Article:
Album Reviews

Interpol by Interpol

By Dahlia Belinsky

Interpol released their fourth album, self-entitled Interpol, on Sept. 7. This will be their fourth album and their third attempt at trying to find a new sound.

If you’re looking for the usual droning voice of lead singer Paul Banks and the low, easy going guitar of Daniel Kessler, you found it.

This is not to say that the album is in anyway of poor quality, it’s just that they are presenting their audience with the same music that they released in 2002, with a few exceptions.

The song, “Lights” that was released in May, is the perfect example of their failed attempt to vary their music. While Banks’ voice sounds terrific and his trademark moaning of the lyrics remains, it sounds no different than the songs from their album Antics.

The song “Try it On” stands out because of its extremely peculiar sound. The song begins with a piano, then accompanied by the drums and a whistling. Only when the chorus kicks in does the guitar and bass join in. The song is the most upbeat song on the album and uses much more instruments than Interpol is used to.

“Barricade,” a single released in August, however, is also a change for Interpol. Believe it, or not, this is music that someone could dance to and use it to get pumped up instead of falling asleep. When Banks yells the lyrics, “It starts to feel like a barricade that keeps us away” it would make an audience bang their head to the music. This is easily the best song on the album.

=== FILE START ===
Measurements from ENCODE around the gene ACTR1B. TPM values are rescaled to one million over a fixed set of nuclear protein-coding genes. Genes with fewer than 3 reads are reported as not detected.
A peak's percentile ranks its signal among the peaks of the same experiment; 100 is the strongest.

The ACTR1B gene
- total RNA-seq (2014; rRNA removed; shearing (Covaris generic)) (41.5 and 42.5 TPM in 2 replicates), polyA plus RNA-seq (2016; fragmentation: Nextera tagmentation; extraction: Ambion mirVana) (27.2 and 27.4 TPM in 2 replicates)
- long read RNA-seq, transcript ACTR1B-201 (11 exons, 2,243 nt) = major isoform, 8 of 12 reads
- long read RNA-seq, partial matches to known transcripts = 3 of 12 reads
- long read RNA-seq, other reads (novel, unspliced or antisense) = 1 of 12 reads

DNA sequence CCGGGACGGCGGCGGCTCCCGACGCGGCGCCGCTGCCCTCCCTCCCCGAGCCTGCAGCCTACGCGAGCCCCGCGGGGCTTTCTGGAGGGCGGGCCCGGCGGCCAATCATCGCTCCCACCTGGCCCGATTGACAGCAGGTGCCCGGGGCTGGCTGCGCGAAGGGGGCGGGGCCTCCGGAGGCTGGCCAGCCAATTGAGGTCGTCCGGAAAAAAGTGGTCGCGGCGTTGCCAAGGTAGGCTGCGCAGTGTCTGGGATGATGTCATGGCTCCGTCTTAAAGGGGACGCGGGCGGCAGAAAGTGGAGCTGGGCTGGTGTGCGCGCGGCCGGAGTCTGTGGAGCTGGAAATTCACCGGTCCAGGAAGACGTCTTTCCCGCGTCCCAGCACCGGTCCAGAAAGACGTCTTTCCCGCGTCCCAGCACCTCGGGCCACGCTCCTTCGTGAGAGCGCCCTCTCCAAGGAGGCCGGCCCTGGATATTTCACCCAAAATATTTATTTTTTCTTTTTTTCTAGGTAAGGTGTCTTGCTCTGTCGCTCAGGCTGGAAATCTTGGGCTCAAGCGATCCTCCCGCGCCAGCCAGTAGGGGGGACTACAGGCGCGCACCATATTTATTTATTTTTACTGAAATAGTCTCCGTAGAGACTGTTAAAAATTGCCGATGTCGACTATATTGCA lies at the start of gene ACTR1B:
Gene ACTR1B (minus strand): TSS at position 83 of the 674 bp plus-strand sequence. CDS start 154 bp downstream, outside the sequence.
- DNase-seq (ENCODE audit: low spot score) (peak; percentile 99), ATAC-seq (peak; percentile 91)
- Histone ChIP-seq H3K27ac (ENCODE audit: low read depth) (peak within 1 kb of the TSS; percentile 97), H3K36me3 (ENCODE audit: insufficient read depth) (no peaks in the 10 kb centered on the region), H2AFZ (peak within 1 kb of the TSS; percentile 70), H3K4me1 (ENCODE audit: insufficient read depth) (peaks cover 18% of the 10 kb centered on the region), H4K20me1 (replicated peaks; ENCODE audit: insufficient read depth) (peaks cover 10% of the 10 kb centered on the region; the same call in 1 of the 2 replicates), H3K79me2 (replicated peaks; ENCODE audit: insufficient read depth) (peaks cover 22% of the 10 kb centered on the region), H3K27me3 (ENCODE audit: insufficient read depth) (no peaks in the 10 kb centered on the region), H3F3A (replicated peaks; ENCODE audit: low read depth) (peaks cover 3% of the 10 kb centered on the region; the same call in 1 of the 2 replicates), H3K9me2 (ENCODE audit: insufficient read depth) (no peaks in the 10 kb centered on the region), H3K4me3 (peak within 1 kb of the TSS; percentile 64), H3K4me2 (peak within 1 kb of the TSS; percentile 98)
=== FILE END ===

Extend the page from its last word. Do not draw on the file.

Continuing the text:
Lastly, their song “The Undoing” is the kind of song you would overlay in a movie during a drug exchange done by suave business men. It’s very slow and could easily put anyone to bed in the best way possible. Throughout the song, Banks sings in Spanish saying, “The pure loss does not compare to winning.” The band literally serenades you into a dreamlike state like an adult lullaby.

After the recording of their latest album bassist Carlos Dengler left, leaving Banks (vocals and guitar), Kessler (guitar and vocals), and Sam Fogarino (drums and percussions).

Interpol originated in New York City and were formed in 1997. Their first album, Turn on the Bright Lights, was released in 2002.

This album will appease and impress the majority of fans, but will in no way entice new ones to start listening to this mellow and murky band. Interpol performed a concert on Aug. 9 where they sold out the Metropolis. Look for tickets on the Internet or buy them off scalpers before the show.

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